French Hollyhocks are not “French”
Hollyhocks awaken memories for people just like Proust’s Madeleines. My neighbor Kerry in Montana once said to me when she sees hollyhocks she is transported back to the streets of Helena Montana where she grew up. The hollyhocks would grow in every crack and corner and defined summer to her. Charlie from Seattle says « I remember the hollyhocks from the big country garden of my grandmother and the big city of my mother, they have such special memories associated with them. » Another Montanan, a cowboy poet named Wally McRae, wrote a poem about his grandmother’s “French” hollyhocks. For him hollyhocks bring back the memory of his grandmother’s need for beauty in the hard-knock landscape of eastern Montana. It is only as an adult that he realizes how important it is to have beauty and not just a useful food producing garden. In reading his poem I was curious as to why he called them “French” hollyhocks. Are they really French? And so I did some research.
One of the things Montana and France share are a plethora of hollyhocks. In France in the summer months there are hollyhocks in the cities and in the countryside, along roadsides and in gardens. There’s one in every crack and cranny growing up in the most unlikely places which are seemingly inhospitable. Spots so lonely that nobody, but Mother Nature could possibly have planted the seed. The French word is rose trémière. Trémière is a deformation of the word outremer, because the plants are not indigenous to France. They can also be called passerose or primerose. (Don’t be tempted to call hollyhocks primroses – that’s a faux ami.)
But these hollyhocks we are seeing all over are not “French”. It seems in the United States a French Hollyhock is a specific type of hollyhock with a specific color. Malva the French hollyhock is a perennial, different from true hollyhocks which are biennials.
One site says this.
“Kissing cousins to classic hollyhocks, French hollyhocks (common mallow or Malva Zebrina) has pale pink dimpled petals with showy violet tracery that bloom from the bottom to the top of the tall stems. The seedpods develop into little round flattened pods that look like small cheese wheels, giving rise to another name « cheese mallow. » Easy to grow, they bloom from midsummer to frost” – selectseeds.com
Another blogger mentions his neighbor who brought back seeds from a trip to France. “My neighbor Bill Stock has an amazing garden–30-year-old roses and towering hollyhocks grown from seed he brought from Monet’s garden after a visit to Giverny.” But they are not French either. In fact French hollyhocks are a bit hard to find in France. True hollyhocks, alcea rosa in Latin, are the definition of the cottage garden plants. These tall, stately, but friendly and informal flowers bloom for several months of summer in a wide variety of colors. Chances are they are the ones you’ve seen alongside a garden wall, in front of a cute cottage-style house, or gracing a fence. This old-fashioned pass-along plant has caught the hearts of many. Hence the Proustian memories.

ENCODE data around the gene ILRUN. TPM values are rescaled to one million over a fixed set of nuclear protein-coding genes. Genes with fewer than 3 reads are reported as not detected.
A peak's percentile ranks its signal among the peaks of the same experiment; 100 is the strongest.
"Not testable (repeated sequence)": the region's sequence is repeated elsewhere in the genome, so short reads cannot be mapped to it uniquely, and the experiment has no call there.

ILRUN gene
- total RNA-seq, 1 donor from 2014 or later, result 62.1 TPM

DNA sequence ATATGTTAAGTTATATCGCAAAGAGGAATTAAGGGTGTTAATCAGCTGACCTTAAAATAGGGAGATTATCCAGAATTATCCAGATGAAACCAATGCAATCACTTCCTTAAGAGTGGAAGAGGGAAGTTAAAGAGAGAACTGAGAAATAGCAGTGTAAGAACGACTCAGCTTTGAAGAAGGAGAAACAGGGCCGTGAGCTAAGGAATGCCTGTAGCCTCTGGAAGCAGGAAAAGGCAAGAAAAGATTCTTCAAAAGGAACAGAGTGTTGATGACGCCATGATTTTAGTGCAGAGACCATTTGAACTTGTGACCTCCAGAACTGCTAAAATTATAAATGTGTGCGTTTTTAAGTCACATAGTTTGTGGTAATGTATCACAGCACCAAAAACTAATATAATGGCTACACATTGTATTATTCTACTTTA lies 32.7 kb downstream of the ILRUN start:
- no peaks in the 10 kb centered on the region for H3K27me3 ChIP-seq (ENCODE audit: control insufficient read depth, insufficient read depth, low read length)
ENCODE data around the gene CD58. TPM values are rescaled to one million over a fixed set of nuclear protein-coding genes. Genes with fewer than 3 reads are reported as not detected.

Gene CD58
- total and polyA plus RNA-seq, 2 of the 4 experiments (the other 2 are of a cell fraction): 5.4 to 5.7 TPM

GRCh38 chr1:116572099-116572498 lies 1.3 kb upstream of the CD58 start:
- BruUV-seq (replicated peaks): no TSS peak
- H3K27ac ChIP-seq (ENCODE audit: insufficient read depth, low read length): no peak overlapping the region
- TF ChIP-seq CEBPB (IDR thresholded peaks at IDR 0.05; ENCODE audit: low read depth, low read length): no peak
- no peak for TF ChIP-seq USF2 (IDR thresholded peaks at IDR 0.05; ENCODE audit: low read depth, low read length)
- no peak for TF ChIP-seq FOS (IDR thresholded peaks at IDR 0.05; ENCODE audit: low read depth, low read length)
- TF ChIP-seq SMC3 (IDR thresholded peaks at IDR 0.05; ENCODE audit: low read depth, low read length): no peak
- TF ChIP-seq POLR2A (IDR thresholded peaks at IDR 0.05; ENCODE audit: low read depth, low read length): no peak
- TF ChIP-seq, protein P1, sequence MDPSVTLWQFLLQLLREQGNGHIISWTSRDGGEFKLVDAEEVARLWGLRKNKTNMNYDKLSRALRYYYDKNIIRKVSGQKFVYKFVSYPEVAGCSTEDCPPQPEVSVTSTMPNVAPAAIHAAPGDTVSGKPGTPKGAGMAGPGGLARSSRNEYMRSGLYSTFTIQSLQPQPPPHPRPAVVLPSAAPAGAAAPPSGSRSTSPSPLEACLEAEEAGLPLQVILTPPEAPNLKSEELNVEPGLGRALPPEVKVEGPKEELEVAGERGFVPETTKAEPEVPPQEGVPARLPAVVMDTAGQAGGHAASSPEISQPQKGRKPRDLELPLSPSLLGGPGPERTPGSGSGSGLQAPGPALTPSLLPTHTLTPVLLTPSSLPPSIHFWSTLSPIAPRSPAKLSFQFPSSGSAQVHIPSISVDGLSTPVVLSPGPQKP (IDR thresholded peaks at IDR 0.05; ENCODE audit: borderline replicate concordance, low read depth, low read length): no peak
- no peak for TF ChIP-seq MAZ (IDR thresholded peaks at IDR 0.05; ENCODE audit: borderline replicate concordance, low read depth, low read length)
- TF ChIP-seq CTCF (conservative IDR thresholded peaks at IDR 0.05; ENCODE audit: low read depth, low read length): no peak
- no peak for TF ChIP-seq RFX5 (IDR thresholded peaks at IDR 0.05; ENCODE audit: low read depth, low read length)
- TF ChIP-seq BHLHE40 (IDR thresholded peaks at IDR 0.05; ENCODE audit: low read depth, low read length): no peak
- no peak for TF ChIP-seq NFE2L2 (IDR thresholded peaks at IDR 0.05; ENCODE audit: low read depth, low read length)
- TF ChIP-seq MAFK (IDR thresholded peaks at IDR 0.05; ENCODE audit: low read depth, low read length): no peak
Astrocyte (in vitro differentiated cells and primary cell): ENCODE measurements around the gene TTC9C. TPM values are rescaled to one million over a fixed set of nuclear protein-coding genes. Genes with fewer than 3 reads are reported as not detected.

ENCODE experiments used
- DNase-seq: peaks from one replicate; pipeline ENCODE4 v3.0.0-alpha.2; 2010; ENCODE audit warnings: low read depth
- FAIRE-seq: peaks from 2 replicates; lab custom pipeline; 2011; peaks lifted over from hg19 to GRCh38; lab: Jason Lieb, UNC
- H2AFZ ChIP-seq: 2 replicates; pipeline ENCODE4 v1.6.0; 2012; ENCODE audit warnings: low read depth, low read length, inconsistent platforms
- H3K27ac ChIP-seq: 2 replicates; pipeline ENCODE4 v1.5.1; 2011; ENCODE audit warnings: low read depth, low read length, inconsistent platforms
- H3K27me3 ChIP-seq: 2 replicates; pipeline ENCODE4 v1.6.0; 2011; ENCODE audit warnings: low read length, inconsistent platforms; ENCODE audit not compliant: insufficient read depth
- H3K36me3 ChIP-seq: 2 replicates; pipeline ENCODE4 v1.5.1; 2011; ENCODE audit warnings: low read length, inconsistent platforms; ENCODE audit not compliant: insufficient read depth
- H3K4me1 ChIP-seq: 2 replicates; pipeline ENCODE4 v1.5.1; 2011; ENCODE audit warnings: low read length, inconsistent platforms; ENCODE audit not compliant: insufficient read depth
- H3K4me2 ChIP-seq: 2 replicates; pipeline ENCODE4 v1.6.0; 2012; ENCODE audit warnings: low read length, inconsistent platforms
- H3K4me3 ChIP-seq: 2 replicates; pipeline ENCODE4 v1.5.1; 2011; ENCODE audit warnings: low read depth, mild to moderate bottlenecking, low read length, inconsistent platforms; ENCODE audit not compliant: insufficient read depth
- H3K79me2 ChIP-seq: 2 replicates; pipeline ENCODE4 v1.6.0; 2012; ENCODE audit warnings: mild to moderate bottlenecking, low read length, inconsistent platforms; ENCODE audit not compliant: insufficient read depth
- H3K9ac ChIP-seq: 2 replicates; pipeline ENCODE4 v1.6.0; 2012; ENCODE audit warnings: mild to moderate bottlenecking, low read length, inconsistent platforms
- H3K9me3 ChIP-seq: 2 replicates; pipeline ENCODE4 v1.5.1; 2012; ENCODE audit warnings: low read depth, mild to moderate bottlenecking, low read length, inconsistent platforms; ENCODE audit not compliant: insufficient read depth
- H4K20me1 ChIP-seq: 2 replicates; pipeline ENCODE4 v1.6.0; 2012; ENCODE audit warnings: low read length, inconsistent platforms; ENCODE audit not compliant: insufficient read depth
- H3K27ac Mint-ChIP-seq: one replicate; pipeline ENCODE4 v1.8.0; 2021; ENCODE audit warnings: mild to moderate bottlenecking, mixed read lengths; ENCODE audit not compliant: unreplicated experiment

The hollyhock plant is a biennial native to Turkey and other parts of Asia, but the one we know so well, probably came from China by way of Palestine during the Crusades. The name Hollyhock is believed to have derived from the Anglo-Saxon term, ‘holy-hoc’ or holy mallow – mallow being a common name given to all members of the althea family. The word, althea, comes from the Greek, altheo, meaning, to cure – a reference to the medicinal virtues of the plant. The plant was used for tuberculosis, bladder inflammations, soothing swollen horses’ feet. Now get ready for the ah ha moment… horse’s feet are called “hocks”. A hollyhock is horse feet relief from the Holy Land!
Hollyhocks were grown and valued in from Elizabethan days to the first half of the 19th century. A horticulturalist named Chater of Essex, England worked for decades on improvements to the plant and developed Chater’s Double in the 1880’s, one of the most popular hollyhocks of all time. In 1873, a rust disease began to attack hollyhocks and the cultivation of hollyhocks was all but abandoned by the end of the 19th century. 60 years later, Hollyhocks made a comeback, despite the rust that still attacks them. And today they come in all sorts of colors, double and simple flowers.
To conclude, the only French thing about French hollyhocks is that the word mallow comes from the French word mauve. So next time you come across a hollyhock plant and you see the brown finished flowers at the bottom stop and gather some seeds from the dried pods and throw them to the wind or carefully plant them (they grow on balconies too and make great privacy screens). Come back next year and you’ll have a treat and some memories.